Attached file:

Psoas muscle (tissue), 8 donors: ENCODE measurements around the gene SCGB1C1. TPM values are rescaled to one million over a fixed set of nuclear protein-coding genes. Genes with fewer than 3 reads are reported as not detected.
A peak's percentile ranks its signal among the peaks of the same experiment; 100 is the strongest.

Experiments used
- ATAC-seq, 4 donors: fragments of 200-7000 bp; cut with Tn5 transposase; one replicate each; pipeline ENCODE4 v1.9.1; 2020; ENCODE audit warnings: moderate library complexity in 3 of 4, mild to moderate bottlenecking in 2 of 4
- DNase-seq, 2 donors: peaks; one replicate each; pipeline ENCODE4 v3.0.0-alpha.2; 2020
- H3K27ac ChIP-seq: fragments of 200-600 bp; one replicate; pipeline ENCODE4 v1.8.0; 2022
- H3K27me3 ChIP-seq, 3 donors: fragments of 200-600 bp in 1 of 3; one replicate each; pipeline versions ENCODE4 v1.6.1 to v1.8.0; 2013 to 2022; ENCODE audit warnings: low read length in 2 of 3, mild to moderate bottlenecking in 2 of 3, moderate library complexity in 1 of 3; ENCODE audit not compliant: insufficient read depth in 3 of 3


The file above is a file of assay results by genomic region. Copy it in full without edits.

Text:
Psoas muscle (tissue), 8 donors: ENCODE measurements around the gene SCGB1C1. TPM values are rescaled to one million over a fixed set of nuclear protein-coding genes. Genes with fewer than 3 reads are reported as not detected.
A peak's percentile ranks its signal among the peaks of the same experiment; 100 is the strongest.

Experiments used
- ATAC-seq, 4 donors: fragments of 200-7000 bp; cut with Tn5 transposase; one replicate each; pipeline ENCODE4 v1.9.1; 2020; ENCODE audit warnings: moderate library complexity in 3 of 4, mild to moderate bottlenecking in 2 of 4
- DNase-seq, 2 donors: peaks; one replicate each; pipeline ENCODE4 v3.0.0-alpha.2; 2020
- H3K27ac ChIP-seq: fragments of 200-600 bp; one replicate; pipeline ENCODE4 v1.8.0; 2022
- H3K27me3 ChIP-seq, 3 donors: fragments of 200-600 bp in 1 of 3; one replicate each; pipeline versions ENCODE4 v1.6.1 to v1.8.0; 2013 to 2022; ENCODE audit warnings: low read length in 2 of 3, mild to moderate bottlenecking in 2 of 3, moderate library complexity in 1 of 3; ENCODE audit not compliant: insufficient read depth in 3 of 3